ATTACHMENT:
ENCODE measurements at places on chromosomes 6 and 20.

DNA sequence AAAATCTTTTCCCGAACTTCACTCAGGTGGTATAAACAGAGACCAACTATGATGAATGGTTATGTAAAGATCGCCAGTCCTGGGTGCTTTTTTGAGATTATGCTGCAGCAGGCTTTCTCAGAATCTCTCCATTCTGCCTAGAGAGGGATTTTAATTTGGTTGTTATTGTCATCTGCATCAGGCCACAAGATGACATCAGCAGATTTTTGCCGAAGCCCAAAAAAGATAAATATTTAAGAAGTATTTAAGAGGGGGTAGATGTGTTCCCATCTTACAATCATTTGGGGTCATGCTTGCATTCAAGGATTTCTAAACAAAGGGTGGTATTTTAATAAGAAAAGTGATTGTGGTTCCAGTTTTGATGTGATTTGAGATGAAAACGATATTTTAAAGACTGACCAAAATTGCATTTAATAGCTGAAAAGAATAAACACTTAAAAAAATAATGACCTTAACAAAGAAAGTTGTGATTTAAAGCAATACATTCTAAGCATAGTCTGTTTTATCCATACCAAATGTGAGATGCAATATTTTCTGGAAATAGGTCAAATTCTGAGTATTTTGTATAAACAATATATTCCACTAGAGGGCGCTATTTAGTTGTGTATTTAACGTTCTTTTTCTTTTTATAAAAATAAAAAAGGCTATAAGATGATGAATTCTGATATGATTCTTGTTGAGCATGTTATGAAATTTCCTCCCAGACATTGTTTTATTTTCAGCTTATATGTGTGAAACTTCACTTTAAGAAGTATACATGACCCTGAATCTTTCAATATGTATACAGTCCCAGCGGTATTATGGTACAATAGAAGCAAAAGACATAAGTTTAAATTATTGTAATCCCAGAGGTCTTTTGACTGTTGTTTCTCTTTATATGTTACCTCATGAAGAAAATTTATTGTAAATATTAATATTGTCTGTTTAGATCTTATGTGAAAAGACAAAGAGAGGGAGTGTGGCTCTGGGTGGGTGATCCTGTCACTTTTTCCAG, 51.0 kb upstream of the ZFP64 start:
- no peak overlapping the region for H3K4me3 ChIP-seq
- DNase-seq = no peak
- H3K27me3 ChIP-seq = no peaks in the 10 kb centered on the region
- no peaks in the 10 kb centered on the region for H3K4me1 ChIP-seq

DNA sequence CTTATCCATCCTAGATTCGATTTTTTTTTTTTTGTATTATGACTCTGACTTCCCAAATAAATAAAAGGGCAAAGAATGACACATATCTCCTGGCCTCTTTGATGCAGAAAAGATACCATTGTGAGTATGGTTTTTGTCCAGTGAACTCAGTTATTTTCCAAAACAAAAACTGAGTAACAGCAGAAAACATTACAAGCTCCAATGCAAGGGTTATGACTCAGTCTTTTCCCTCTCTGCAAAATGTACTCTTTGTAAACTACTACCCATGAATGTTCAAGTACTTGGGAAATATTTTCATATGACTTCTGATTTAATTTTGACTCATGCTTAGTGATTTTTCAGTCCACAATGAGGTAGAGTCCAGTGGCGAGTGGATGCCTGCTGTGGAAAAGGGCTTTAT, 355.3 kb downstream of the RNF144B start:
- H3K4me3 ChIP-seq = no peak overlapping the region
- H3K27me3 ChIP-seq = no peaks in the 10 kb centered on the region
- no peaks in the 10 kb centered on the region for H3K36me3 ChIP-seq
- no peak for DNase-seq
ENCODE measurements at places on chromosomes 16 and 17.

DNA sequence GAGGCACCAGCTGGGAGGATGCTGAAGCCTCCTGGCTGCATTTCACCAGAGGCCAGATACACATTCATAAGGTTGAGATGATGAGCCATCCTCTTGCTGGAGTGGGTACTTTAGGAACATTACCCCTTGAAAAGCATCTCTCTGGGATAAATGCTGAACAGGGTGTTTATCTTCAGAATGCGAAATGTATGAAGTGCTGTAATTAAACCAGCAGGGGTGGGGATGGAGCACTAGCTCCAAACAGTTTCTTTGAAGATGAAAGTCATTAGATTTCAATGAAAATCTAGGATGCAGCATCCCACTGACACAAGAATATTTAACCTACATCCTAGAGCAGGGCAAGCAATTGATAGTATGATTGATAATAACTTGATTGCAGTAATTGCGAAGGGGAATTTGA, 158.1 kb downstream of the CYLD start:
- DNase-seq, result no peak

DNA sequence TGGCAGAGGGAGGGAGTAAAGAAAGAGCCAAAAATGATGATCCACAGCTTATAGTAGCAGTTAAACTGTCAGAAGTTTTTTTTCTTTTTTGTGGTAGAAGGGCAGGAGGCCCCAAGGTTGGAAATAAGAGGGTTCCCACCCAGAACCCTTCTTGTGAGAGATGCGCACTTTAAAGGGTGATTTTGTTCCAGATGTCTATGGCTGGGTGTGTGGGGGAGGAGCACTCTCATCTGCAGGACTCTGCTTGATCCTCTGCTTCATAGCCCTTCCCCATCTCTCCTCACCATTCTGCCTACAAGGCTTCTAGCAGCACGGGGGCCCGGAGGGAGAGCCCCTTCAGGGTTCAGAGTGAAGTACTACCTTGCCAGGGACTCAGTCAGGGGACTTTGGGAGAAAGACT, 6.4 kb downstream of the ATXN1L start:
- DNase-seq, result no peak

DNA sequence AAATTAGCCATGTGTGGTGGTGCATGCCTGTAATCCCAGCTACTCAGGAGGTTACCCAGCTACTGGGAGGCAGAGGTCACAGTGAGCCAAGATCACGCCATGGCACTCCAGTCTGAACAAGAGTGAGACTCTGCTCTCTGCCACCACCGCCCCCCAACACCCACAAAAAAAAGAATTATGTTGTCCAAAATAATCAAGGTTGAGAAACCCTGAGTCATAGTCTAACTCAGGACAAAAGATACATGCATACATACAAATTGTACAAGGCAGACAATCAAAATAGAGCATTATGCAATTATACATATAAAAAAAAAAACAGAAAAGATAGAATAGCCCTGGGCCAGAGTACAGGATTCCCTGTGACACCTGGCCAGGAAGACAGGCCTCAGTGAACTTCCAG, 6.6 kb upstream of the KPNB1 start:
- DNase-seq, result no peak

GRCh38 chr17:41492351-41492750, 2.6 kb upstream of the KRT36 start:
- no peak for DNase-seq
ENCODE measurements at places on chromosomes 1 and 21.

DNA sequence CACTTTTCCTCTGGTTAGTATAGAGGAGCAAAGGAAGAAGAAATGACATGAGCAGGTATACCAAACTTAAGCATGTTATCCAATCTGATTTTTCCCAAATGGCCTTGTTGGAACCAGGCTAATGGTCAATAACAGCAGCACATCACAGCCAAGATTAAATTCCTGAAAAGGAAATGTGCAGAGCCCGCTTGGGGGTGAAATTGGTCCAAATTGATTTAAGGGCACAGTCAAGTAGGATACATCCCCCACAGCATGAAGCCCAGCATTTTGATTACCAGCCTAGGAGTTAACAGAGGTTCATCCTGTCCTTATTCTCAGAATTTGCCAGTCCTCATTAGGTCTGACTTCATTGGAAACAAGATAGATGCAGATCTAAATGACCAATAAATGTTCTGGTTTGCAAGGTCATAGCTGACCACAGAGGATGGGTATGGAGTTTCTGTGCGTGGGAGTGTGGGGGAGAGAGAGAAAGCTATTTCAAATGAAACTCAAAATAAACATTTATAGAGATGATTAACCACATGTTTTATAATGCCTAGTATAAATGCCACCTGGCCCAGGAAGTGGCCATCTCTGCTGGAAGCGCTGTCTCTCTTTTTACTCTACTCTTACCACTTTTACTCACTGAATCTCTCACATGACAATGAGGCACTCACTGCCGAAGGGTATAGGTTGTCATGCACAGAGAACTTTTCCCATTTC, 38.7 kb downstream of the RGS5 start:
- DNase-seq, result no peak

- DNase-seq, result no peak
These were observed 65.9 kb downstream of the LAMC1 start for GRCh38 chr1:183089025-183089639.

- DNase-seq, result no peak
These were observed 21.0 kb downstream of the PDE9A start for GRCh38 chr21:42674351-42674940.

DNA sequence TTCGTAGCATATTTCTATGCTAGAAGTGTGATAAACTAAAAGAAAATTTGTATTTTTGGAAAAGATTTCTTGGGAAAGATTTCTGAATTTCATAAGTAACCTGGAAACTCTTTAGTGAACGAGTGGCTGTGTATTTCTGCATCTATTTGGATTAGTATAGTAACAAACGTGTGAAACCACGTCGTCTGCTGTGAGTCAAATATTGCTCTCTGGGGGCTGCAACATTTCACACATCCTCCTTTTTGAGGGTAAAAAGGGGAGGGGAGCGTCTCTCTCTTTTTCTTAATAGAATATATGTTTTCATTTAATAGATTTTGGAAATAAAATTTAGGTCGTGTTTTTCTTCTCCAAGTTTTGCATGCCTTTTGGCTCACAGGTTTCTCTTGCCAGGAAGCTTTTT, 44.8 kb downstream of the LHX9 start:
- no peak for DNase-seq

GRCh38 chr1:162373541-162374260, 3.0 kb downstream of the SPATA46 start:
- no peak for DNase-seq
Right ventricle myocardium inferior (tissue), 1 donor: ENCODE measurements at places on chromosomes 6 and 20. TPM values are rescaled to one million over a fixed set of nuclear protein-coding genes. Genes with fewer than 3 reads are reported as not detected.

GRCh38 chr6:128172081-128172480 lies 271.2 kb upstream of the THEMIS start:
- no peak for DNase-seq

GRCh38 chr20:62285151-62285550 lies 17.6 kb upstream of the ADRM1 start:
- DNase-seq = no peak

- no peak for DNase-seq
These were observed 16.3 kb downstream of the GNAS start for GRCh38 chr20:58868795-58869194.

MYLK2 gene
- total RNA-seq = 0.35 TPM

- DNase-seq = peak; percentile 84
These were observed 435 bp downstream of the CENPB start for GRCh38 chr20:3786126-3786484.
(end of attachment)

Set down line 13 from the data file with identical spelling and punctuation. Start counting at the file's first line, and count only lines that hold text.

DNA sequence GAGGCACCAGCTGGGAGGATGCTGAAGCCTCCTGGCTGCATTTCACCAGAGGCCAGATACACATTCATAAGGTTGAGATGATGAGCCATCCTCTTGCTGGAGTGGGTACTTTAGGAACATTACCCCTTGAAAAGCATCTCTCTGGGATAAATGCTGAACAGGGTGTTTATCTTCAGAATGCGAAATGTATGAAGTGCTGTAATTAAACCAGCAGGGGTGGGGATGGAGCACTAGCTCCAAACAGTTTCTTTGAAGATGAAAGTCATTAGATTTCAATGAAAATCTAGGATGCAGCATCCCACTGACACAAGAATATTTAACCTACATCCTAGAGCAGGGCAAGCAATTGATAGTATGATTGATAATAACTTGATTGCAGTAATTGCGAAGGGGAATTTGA, 158.1 kb downstream of the CYLD start: